On 8 May Janai Brugger gave a recital in her hometown at the Collaborative Arts Institute of Chicago. She was joined by American accompanist Martin Katz. This outstanding review by Lawrence A. Johnson writing for Chicago Classical Review on 9 May 2019 gives an account of this exceptional musical performance.
The Collaborative Arts Institute of Chicago has done it again.
An organization dedicated to preserving and expanding the art song recital genre, the CAIC closed its season in grand style with a “Spring Lieder Lounge” event with Janai Brugger Wednesday night at DePaul University’s Gannon Concert Hall.
Brugger, a Chicago native, currently enjoys a flourishing international career, and was last seen locally as Ilia in Lyric Opera’s Idomeneo in October. Impressive as her Mozart singing was in that opera, the glamorous soprano—dazzling in a sparkly, form-fitting gown on Wednesday—seems even better suited to the more intimate scale of the vocal recital.
With a consummate keyboard collaborator in the veteran Martin Katz, Brugger offered a concise yet nicely varied program that showcased her interpretive depth and versatility, moving fluently through French, German, Russian and American song.
A set of Francis Poulenc chansons led off the evening. Brugger possesses a big gleaming soprano and, in the opening “Air Champêtre” one may have anticipated an operatic style that would overwhelm these light Gallic settings.
Not to worry. Brugger scaled down her ample voice with impressive skill. Throughout the program she showed keen expressive involvement and interpretive artistry, with close identification with the texts that was never literal or pedantic.
She conveyed the romantic impetuosity of Poulenc’s “Reine des mouettes,” and her top notes in “C” were radiant, with a hushed glow in the coda. For “Violon” she charmingly sat down next to Katz on the piano bench, offering an elegant, sensual rendition. The concluding “Fleurs” was the best of the set, rendered with shimmering tone in a lovely, sensitive performance.
Brugger also showed herself in synch with the chromatic melancholy of Rachmaninoff’s songs, sung in Russian. “To her” was aptly contemplative, moving seamlessly from musing introspection to an impassioned climax. Highlights included a fresh and spring-like “Daisies” and a searching, beautifully sung account of “A dream.” The prevailing Russian gloom was broken up with“Rat catcher,” Brugger bringing humor and a gallery of varied expressions to the whimsical setting.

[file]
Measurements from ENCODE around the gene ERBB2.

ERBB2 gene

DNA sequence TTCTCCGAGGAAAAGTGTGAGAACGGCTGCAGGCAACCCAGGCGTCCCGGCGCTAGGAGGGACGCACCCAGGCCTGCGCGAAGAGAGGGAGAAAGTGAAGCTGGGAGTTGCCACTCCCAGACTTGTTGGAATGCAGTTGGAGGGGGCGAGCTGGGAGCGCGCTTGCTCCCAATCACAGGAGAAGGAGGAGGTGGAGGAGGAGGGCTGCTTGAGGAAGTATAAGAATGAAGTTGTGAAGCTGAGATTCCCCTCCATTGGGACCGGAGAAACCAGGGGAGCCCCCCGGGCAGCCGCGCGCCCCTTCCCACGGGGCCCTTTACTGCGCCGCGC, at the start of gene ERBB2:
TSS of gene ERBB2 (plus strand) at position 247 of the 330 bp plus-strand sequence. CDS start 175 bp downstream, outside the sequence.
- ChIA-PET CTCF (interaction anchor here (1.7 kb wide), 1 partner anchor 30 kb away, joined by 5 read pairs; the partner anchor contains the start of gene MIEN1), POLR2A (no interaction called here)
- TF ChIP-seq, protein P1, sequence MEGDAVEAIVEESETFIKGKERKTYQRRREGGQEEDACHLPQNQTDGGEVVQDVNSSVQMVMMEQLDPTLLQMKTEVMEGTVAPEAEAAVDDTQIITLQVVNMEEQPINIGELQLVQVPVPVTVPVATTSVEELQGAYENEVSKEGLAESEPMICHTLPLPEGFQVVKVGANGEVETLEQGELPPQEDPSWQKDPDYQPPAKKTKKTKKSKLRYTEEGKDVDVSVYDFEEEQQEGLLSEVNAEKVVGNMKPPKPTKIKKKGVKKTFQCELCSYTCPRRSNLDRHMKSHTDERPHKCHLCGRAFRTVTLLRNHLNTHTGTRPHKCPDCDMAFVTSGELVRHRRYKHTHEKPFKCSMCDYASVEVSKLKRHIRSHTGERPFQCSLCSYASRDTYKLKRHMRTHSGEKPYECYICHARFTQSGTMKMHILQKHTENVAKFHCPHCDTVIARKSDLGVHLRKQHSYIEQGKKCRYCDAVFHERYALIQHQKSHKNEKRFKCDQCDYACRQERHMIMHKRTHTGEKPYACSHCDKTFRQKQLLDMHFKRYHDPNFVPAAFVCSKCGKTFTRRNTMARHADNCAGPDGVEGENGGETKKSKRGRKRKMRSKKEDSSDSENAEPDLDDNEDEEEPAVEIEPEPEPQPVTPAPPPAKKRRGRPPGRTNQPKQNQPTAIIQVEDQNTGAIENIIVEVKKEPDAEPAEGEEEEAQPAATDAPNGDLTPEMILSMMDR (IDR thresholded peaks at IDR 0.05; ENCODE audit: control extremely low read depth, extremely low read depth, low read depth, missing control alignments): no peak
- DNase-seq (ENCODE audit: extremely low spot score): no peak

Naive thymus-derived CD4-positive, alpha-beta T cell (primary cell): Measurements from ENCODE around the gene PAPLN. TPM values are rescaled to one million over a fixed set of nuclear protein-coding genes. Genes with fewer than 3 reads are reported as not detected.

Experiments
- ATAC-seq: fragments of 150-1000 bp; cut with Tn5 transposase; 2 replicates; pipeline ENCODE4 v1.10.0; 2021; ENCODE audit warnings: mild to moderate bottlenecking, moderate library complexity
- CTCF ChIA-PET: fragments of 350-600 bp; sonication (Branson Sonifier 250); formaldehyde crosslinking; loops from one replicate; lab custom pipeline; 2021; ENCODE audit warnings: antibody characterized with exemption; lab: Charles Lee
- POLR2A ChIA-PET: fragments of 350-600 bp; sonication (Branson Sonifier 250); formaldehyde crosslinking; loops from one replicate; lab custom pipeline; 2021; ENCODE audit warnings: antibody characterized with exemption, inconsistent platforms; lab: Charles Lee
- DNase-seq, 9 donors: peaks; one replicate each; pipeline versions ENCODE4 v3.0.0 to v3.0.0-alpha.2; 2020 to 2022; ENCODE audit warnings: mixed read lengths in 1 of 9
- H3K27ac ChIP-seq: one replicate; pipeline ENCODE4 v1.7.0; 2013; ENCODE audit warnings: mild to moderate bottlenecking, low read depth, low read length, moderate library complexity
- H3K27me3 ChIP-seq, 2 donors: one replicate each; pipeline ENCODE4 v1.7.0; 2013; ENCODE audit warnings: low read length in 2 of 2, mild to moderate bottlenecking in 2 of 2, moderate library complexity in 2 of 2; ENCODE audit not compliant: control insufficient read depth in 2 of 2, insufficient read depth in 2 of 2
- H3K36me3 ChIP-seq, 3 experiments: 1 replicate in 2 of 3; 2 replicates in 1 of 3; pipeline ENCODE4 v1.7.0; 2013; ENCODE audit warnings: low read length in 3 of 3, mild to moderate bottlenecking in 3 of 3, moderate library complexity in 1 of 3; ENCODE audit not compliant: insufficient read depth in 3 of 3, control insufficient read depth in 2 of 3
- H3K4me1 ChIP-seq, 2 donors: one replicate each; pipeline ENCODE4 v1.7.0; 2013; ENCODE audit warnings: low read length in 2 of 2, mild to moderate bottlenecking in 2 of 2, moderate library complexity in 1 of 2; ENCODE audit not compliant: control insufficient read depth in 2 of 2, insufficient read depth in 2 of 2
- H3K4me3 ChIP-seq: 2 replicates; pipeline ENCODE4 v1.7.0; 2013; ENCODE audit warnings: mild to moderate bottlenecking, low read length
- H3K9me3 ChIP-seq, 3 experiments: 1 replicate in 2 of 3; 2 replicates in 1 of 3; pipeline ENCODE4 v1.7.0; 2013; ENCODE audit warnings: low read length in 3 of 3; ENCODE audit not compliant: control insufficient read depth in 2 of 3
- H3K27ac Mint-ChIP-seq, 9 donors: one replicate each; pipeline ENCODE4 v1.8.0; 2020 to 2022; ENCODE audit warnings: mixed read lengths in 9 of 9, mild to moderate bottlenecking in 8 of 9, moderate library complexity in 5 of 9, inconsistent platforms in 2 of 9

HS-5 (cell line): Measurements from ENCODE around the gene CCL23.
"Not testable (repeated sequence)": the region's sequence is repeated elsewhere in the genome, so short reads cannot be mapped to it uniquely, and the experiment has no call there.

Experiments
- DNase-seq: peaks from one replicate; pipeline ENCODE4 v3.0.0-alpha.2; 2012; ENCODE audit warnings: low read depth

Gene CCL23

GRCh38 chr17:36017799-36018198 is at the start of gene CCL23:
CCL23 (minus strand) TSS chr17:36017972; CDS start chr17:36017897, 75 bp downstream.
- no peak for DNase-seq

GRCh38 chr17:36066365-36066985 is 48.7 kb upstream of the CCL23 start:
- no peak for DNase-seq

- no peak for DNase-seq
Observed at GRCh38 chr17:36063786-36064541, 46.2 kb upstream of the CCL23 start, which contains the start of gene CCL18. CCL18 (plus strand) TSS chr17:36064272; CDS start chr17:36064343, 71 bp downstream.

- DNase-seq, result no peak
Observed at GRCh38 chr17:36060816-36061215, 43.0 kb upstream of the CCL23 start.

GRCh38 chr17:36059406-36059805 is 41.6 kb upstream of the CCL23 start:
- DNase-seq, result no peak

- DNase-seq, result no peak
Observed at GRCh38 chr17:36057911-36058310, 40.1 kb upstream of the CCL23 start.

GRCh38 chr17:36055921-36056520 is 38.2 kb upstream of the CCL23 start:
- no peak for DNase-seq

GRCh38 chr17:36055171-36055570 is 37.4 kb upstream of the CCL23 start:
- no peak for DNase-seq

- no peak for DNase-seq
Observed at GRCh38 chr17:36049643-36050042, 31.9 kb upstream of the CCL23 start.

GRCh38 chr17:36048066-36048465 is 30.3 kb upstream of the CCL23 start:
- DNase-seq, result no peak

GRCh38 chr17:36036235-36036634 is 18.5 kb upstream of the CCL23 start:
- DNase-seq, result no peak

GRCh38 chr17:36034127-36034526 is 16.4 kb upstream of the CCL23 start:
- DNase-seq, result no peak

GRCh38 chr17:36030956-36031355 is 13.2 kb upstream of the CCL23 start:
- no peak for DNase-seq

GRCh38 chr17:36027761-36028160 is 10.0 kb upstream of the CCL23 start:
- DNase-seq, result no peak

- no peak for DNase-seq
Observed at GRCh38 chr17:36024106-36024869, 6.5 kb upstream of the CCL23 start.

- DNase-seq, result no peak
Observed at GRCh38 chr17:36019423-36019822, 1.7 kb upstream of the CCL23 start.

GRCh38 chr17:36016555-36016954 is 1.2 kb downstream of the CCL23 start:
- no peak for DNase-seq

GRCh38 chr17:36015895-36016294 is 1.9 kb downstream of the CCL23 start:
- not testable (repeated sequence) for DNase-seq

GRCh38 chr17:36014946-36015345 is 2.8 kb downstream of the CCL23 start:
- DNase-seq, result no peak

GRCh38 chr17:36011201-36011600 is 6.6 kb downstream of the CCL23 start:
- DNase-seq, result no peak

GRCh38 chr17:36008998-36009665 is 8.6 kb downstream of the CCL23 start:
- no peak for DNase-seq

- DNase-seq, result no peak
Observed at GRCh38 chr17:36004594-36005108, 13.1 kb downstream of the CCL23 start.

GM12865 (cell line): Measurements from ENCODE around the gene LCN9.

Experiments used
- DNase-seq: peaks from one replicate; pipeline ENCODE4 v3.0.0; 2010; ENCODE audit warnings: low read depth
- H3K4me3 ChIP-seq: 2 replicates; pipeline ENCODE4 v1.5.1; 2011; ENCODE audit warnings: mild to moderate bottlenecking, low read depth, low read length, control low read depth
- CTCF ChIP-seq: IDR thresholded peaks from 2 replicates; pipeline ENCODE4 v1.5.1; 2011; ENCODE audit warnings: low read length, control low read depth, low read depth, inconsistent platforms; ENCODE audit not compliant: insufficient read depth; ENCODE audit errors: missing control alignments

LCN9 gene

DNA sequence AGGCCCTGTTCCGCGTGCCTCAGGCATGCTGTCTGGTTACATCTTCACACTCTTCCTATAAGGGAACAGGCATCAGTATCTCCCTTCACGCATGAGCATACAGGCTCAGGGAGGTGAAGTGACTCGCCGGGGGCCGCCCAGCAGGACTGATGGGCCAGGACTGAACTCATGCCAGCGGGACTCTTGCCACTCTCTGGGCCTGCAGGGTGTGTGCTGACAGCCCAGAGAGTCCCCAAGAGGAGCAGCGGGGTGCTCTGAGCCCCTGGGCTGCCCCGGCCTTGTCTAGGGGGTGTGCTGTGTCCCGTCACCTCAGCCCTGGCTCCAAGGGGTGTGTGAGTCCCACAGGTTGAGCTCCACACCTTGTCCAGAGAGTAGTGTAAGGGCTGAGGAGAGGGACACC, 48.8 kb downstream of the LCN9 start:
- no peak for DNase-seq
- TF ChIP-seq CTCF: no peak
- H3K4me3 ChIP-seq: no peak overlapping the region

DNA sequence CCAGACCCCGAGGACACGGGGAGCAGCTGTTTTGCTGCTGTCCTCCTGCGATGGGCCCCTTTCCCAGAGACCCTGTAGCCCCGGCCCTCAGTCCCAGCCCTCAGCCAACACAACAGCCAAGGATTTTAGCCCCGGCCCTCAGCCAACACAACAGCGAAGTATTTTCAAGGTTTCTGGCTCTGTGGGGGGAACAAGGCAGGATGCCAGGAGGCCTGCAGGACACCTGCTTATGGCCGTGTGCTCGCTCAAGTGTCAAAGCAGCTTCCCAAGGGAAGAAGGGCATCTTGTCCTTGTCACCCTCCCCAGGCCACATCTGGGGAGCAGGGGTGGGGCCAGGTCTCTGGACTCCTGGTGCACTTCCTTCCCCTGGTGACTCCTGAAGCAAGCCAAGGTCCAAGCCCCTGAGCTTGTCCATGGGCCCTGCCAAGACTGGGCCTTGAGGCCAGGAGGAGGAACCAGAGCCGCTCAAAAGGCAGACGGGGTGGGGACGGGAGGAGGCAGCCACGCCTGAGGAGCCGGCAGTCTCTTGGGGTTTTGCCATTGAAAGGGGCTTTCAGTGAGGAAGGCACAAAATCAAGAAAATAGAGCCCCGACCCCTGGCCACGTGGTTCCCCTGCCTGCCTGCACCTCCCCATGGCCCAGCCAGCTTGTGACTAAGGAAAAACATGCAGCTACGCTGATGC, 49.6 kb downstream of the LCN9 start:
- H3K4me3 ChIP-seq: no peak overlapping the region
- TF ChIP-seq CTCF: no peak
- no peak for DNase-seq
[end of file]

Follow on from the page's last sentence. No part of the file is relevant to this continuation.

The soprano was at her finest in her set of Richard Strauss lieder. Her luscious soprano brought expansive refulgence to “Heimliche Aufforderung” and “Cäcilie,” the latter culminating in a thrilling rush of romantic fervor.
Yet the finest singing of the set—and the evening— came with Strauss’s Ophelialieder, Op. 67.
In this mini-cycle of three songs set to Ophelia’s final speech from Hamlet, Brugger brought a degree of psychological penetration to her performance that was almost clinical. The soprano reflected Ophelia’s mental disintegration–from child-like fragility to agitation, sudden manic elation and deep confusion–with acutely detailed vocalism and terraced dynamic shading. Her dramatic acting out of Ophelia’s derangement was as powerful as her vocalism, the singer walking about the stage, gazing around in distracted fashion, and even bending under the lid of the piano as if seeking a safe harbor from her demons. A remarkable performance.
Two American composers were represented on Wednesday’s program. Brugger offered a timely tribute to Andre Previn, who died in February, with his Rachmaninoffian “Vocalise.” Joking “Hopefully, I won’t forget the words,” she rendered the sinuous, wordless melody in rapt, haunting fashion, with cellist Sonia Mantell adding a burnished string line to Katz’s piano.
The soprano closed with a choice selection of songs by Lee Hoiby. Avoiding the obligatory “The Serpent,” the five settings served to show Hoiby’s versatility and excellence in art song, as well as being a discerning chooser of texts.
Brugger put across the witty playfulness of “always it’s Spring” (text by E.E. Cummings), as surely as the enigmatic expression of “What if…” (Coleridge) and the lilting folksong of “To an isle in the water” (Yeats). “The Lamb” (Blake) was especially inspired, poised and beautifully sung with an affecting intimacy in the final repeated line, “Little Lamb, God bless thee.” She also conveyed the mercurial emotions and existential terror of “There came a Wind like a Bugle” (Dickinson).
Martin Katz’s piano playing was as expressive, subtly colored and eloquent as Brugger’s singing, not least in the postlude of Rachmaninoff’s “Daisies.”
The single encore proved apt since Brugger has recently been singing the role of Clara onstage in Porgy and Bess. She closed with a dreamy rendition of “Summertime,” with a violin obbligato assist provided by the singer’s husband, Javier Orman.